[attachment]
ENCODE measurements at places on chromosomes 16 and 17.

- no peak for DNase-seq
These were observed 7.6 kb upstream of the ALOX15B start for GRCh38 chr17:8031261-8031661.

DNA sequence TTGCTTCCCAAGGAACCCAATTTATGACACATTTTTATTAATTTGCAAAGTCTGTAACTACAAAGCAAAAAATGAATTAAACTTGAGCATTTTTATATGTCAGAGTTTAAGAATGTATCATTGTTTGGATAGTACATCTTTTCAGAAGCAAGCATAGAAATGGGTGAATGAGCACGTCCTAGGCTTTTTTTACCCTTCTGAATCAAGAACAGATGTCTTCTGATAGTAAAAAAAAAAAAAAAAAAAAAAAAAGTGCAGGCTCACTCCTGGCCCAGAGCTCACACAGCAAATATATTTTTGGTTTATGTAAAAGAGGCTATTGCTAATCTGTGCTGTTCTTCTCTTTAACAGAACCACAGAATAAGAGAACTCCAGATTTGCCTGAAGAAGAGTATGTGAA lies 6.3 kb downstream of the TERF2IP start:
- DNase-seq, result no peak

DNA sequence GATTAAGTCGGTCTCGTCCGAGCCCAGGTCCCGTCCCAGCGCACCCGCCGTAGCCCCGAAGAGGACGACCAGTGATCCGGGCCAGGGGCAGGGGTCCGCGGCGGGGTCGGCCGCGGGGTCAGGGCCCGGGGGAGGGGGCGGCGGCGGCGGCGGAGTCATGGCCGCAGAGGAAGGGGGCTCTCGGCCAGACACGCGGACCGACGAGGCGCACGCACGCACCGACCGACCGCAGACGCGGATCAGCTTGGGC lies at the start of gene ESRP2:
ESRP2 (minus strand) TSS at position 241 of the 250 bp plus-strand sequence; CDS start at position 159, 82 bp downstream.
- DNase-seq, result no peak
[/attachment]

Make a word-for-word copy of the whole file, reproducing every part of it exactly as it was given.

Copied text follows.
ENCODE measurements at places on chromosomes 16 and 17.

- no peak for DNase-seq
These were observed 7.6 kb upstream of the ALOX15B start for GRCh38 chr17:8031261-8031661.

DNA sequence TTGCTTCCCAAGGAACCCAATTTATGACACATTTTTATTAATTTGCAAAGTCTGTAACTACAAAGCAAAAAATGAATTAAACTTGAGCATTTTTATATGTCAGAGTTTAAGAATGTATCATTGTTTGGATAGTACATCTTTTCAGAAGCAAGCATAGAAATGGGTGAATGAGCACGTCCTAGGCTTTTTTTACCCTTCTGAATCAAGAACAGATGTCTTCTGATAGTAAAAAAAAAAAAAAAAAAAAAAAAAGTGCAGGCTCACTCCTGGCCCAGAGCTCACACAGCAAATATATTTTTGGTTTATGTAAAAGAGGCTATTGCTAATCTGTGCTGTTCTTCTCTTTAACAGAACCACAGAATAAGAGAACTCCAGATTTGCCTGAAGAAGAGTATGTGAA lies 6.3 kb downstream of the TERF2IP start:
- DNase-seq, result no peak

DNA sequence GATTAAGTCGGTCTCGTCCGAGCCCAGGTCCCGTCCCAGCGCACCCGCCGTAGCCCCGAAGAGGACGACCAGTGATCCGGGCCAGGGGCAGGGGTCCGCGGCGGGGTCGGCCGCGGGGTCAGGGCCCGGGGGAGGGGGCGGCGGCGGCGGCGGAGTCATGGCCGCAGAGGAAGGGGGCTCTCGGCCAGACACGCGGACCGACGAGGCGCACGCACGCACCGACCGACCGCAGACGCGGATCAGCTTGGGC lies at the start of gene ESRP2:
ESRP2 (minus strand) TSS at position 241 of the 250 bp plus-strand sequence; CDS start at position 159, 82 bp downstream.
- DNase-seq, result no peak